Colorblind racism overrides those facts by distorting white people’s (and some others’) ability to process and understand reality.

Paul Ryan’s “inner city” comment is a quintessential example of colorblind racism. He cannot plainly state that lazy black people are genetically predisposed to idleness, crime, violence, and sexual promiscuity. However, Ryan can suggest that the supposed failures of black people are really their own fault, and that all they need to do is “work hard” and have “good culture” to get ahead in America like “normal” (read: white) people.

Paul Ryan’s defenders are enabling colorblind racism by trafficking in its other distortion of reality: white victimology. Paul Ryan is portrayed as a victim of political correctness. Black conservatives such as Ron Christie claim that Ryan is a “truth-teller”. Ryan will tell interviewers that he is just misunderstood and is being unfairly criticized.

Once more, colorblind racism protects white people from the consequences of their racist behavior by transforming them into “victims”.

White privilege and white racial innocence.

Paul Ryan’s faux apology emphasized his intent, and how he was “inarticulate” in his claim that black people are lazy and have bad genes.

Paul Ryan meant what he said and said what he meant. White privilege is more than the unearned advantages that come with being identified as “white” in American society and elsewhere. White privilege is an assumption that whiteness, and white people, are benign. White privilege is also an assumption of preeminent good intent and innocence.

The historical record suggests otherwise: whiteness was born of violence towards people of color. Whiteness works and is made real through many lies both small and large.

Paul Ryan, like other racists, will deploy the common phrase “I didn’t mean it that way” or “that was not my intention”.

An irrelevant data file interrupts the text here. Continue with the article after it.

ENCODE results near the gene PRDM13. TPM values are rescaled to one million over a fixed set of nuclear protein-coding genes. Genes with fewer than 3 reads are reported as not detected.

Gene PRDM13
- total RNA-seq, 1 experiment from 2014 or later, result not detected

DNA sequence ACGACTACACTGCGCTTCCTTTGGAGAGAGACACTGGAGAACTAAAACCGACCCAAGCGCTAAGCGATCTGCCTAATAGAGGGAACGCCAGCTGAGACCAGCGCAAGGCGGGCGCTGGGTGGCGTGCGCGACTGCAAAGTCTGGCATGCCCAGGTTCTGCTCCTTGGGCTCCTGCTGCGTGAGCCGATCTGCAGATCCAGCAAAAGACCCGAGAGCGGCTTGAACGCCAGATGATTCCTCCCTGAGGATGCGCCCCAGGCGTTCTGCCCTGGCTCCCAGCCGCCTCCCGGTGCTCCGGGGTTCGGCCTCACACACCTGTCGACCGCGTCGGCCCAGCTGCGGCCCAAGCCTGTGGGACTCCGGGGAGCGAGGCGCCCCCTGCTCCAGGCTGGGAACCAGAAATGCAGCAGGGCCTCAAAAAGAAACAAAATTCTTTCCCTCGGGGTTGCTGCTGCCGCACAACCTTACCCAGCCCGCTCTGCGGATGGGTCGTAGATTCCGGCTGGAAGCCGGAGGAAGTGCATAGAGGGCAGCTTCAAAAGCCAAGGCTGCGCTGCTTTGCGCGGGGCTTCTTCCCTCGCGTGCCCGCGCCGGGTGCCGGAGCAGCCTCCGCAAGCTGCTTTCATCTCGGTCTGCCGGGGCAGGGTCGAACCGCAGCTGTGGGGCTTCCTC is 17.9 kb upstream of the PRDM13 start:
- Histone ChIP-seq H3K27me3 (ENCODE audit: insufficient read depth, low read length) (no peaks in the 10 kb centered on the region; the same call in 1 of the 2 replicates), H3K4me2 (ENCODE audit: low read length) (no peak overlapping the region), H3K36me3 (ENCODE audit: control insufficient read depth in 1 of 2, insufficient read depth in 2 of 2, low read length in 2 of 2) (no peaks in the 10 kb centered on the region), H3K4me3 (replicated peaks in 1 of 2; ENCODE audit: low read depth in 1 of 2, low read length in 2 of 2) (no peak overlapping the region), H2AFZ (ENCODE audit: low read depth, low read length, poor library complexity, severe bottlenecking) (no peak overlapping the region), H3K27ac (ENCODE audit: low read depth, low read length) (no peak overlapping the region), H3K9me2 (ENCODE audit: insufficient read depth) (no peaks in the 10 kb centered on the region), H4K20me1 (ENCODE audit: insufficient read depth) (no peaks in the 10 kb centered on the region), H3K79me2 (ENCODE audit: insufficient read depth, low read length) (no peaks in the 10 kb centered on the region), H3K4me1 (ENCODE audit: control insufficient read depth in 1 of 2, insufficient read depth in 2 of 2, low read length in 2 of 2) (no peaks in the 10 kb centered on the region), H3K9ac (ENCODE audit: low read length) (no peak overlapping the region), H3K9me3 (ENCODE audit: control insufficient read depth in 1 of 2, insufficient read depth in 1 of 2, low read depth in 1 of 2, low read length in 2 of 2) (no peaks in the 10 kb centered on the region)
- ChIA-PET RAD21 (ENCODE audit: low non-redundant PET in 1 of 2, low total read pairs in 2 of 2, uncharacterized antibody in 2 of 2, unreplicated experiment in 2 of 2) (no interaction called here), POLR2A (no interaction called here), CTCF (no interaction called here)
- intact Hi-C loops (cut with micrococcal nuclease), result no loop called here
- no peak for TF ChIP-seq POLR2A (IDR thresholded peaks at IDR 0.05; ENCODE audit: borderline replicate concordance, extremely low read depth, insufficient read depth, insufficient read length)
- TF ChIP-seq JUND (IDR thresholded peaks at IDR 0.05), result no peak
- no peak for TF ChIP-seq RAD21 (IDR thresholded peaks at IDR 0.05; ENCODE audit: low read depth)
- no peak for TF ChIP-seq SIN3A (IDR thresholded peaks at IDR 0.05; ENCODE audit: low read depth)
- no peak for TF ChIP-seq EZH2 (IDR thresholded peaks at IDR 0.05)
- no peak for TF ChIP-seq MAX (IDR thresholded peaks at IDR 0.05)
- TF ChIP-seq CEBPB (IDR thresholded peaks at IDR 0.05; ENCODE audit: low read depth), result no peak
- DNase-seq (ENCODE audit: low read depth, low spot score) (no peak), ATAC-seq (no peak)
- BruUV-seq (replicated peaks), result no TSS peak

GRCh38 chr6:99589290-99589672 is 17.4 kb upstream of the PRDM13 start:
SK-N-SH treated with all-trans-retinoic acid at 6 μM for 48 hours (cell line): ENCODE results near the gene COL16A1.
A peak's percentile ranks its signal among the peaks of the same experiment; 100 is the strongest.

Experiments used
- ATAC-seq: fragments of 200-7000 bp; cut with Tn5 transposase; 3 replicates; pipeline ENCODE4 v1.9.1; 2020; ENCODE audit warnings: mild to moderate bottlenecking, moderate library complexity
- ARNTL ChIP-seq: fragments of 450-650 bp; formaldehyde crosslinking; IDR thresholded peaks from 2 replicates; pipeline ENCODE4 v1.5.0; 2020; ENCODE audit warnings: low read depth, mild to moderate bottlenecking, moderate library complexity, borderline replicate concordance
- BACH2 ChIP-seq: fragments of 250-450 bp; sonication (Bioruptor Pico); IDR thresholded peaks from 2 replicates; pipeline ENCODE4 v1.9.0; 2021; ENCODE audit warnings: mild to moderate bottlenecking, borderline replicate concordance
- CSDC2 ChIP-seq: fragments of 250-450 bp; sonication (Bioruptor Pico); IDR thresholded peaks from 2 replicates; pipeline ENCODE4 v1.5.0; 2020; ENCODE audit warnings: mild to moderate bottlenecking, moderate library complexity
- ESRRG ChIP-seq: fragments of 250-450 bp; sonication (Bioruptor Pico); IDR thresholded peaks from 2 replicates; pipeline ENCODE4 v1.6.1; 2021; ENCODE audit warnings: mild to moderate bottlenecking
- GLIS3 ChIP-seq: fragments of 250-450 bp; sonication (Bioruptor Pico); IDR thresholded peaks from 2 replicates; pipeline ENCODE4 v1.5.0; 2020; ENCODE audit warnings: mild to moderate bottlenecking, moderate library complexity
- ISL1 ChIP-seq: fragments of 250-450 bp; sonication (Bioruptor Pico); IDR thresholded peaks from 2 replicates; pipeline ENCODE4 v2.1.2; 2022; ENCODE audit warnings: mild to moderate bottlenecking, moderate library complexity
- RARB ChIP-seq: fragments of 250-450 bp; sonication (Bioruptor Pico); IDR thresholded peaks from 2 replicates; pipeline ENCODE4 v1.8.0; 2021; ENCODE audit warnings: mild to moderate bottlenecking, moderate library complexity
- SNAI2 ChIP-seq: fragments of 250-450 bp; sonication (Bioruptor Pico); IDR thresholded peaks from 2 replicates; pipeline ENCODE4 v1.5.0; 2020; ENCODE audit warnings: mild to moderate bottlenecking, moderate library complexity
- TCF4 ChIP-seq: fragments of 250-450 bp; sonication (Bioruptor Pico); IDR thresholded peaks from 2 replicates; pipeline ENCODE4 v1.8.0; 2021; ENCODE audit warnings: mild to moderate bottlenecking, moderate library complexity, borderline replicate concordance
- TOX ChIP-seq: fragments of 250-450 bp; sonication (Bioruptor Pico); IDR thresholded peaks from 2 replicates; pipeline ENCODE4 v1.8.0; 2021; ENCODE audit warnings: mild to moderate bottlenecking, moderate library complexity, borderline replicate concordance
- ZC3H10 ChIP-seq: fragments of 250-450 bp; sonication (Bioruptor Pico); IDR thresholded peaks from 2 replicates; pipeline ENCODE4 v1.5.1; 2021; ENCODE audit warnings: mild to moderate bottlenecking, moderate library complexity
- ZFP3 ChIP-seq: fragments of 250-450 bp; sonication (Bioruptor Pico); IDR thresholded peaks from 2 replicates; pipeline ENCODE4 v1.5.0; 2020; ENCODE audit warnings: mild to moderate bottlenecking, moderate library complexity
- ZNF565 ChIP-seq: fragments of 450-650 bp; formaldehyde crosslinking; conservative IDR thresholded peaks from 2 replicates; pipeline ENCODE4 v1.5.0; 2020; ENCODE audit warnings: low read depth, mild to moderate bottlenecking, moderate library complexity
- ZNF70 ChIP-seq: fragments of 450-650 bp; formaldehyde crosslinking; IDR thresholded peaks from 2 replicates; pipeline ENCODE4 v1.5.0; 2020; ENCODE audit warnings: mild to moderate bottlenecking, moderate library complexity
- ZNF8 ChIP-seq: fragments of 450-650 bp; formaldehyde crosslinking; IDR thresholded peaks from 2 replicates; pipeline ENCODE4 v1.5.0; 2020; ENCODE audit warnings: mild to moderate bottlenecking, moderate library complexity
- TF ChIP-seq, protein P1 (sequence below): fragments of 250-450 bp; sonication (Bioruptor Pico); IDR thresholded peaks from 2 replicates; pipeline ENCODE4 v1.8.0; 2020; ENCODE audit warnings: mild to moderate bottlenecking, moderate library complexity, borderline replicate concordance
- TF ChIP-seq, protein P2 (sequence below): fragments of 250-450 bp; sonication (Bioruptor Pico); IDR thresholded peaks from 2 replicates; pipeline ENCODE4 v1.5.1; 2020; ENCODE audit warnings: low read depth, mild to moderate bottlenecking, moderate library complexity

By contrast, the twin facts of white privilege and white racism are not dependent on intent.

The racist cannot tell the victim of the former’s racism how and if they should be offended.

Moreover, Paul Ryan’s claim to have made a mistake will be granted because he is white and male. The errors of prominent (as well as rank and file) African-Americans for example, are never excused away or viewed as aberrations or outliers. No. When black folks are “inarticulate” or “misspeak” the white racial frame deems such moments as indications of incompetence, or proof that people of color are somehow “not qualified” or as “intelligent” as white people.

The white gaze does not view black Americans as individuals. When a black person makes a mistake it becomes the focus of a “national conversation” about the black community, one in which “black leaders” are forced to publicly explain and condemn the actions of other black people. There is not an equivalent ritual for white people. White conservatives and the white community will not be forced to condemn Paul Ryan. Nor will white people be held publicly accountable for Paul Ryan’s and the Republican Party’s racism.

Whiteness deems that Paul Ryan is a “racial innocent”, an “individual”, and that he should be treated as such.

Paul Ryan and other movement conservatives are racial political arsonists. Ryan’s racist claims about lazy black people with bad genes are a function of a willful political strategy and determined worldview. They are not exceptions, outliers, or bizarre happenings.

Paul Ryan and other conservatives can claim that they are innocent of their racist political arson. But, they are repeatedly caught, hiding behind the dumpster, or in the bushes, as the building burns. The hand is concealing a lighter. The police approach, shake their heads, and say “you again!”

Paul Ryan and his fellow racial political arsonists in the Republican Party apologize, flummoxed, and indignant with the police that “you have the wrong guy!”

The police will just slap his wrist and say “don’t do it again”. Why? Because Paul Ryan and other racial political arsonists in the Republican Party are really decent people who are just misunderstood.

Chauncey DeVega is editor and founder of the blog We Are Respectable Negroes, whose work has been featured by the NY Times, Alternet, the New York Daily News, the Utne Reader, the Week, and The Atlantic Monthly. Writing under a pen name, Chauncey DeVega's essays on race, popular culture, and politics have appeared in various books, as well as on such sites as the Washington Post's The Root and PopMatters.